By Paul Ploumis (ScrapMonster Author)
September 07, 2016 07:59:40 AM
SPOKANE (Scrap Monster): Representatives belonging to nine steel industry trade groups have expressed cautious optimism on the measures proposed to curb excess steel capacity during the recently concluded G-20 Summit at Hangzhou, China. They termed the decision to form a Global Forum on steel excess capacity as an important first step. While appreciating the commitment of leaders who participated in the Summit, the trade groups noted that a lot needs to be done to find a permanent solution to the steel industry crisis.
The steel groups expressed gratitude to leaders on recognizing the severe impacts to steel industry caused by global steel overcapacity. The excess capacity has hit the margins of domestic producers and has also impacted their liquidity. The steel groups urged the governments of various countries across the globe to implement concrete policy actions to curtail excess capacities and end quota, subsidies that are likely to ruin a level playing field. While appreciating the commitment of global leaders to address the issue, the representatives noted that the excess capacity on account of liberalized government policies is the root cause of the rising imports in many countries in the American and European region.
The statement noted that the formation of a Global Forum would result in increased sharing of information as well as more cooperation among the major steel producing countries of the world. It called upon the governments and the industry to work in partnership to create the Global Forum, in order to define its agenda and working modalities. The representatives of the steel trade groups expressed the hope that the Forum could start functioning at the earliest. Incidentally, the G-20 Leaders’ Communique states that a progress report has to be ready before the G-20 ministerial level meet in 2017.
The G-20 meet had earlier announced the formation of a Global Forum which will be facilitated by the OECD with the active participation of G20 members and interested OECD members. However, the fact that major steel producing nation China and other important steel producers such as India are not part of the OECD has raised concerns over the Forum’s impartiality.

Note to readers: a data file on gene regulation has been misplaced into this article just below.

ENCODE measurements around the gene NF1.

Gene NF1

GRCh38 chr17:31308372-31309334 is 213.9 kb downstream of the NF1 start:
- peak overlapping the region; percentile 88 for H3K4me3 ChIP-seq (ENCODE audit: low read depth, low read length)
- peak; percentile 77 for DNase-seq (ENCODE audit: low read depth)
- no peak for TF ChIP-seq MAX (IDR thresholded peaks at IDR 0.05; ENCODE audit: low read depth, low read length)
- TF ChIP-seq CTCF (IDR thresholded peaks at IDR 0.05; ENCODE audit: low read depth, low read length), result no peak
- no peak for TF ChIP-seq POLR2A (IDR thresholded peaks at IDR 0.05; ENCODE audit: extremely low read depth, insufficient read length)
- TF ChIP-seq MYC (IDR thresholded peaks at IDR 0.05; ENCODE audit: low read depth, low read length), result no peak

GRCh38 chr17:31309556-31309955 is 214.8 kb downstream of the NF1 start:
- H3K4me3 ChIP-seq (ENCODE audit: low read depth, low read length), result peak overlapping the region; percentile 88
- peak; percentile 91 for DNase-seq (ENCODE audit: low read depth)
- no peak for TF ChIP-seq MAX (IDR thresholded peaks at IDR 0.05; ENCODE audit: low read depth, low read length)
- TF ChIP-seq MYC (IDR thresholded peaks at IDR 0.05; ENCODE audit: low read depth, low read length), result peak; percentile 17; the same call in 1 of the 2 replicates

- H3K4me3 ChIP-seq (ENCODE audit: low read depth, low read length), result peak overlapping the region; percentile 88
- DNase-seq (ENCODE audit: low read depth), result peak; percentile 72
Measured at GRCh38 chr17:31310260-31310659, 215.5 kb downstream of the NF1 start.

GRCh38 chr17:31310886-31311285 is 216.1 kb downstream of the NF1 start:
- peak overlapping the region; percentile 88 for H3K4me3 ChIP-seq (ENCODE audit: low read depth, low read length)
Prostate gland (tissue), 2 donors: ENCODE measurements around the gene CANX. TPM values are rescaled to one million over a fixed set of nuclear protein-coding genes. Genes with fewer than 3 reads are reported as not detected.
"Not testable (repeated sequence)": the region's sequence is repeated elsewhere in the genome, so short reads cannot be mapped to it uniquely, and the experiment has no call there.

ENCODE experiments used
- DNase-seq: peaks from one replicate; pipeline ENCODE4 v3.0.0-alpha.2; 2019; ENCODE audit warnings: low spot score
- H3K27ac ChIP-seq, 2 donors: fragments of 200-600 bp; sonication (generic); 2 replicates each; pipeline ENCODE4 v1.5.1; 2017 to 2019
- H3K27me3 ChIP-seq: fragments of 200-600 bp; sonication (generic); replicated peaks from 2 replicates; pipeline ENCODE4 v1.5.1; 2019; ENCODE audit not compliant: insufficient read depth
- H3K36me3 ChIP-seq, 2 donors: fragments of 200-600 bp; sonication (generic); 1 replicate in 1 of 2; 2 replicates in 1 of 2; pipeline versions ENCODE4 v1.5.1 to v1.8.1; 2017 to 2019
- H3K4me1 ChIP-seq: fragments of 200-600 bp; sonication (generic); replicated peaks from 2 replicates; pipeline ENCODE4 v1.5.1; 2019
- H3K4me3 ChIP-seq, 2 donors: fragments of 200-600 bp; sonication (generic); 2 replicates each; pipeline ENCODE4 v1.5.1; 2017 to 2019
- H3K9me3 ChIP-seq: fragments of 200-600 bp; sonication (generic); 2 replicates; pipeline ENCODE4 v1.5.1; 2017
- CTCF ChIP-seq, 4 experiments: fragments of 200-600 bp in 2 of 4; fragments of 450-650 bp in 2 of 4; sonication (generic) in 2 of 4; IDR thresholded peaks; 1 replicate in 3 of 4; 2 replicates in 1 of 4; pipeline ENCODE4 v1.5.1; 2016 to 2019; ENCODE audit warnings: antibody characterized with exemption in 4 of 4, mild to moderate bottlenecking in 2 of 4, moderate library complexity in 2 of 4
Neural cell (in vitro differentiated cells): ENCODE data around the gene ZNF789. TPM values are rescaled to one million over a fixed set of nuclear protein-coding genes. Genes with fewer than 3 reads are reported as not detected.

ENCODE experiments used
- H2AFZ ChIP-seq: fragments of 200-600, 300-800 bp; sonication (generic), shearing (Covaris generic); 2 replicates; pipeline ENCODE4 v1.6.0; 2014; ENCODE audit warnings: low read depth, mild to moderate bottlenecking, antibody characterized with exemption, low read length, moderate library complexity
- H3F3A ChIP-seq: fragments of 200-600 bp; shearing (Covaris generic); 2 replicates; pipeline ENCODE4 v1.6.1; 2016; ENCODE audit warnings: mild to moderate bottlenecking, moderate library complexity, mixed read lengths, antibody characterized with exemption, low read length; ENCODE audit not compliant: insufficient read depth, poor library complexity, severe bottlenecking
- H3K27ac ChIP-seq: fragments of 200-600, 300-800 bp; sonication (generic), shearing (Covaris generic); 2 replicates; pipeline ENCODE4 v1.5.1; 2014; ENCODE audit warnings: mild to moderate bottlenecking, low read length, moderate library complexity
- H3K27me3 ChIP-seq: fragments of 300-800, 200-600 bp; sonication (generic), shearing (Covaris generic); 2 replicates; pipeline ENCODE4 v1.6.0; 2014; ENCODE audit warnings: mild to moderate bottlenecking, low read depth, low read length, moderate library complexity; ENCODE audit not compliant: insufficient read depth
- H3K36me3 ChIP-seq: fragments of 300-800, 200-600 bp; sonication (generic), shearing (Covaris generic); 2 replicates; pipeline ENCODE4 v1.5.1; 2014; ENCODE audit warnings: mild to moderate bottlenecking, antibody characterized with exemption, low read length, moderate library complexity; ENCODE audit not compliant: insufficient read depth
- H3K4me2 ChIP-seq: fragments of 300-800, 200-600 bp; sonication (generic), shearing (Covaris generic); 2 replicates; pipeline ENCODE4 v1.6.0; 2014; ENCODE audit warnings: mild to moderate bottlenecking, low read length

The leaders from the US and Europe had blamed China for flooding international markets with cheap products. They urged the Chinese administration to act strictly on curbing excess capacity. Meantime, the Chinese President Xi Jinping announced that the country is committed to reduce steel production capacity by 100-150 million tonnes by 2020. The country had promised to cut steel capacity by 45 million tonnes in 2016, but sources indicate that it is behind on that target.
The nine groups represents the steel industry in North America, South America, Latin America and Europe and comprises of the American Iron and Steel Institute (AISI), EUROFER (European Steel Association), the Steel Manufacturers Association (SMA), the Canadian Steel Producers Association (CSPA), CANACERO (the Mexican steel association), Alacero (the Latin American Steel Association), Brazilian Steel Institute, the Committee on Pipe and Tube Imports (CPTI) and the Specialty Steel Industry of North America (SSINA).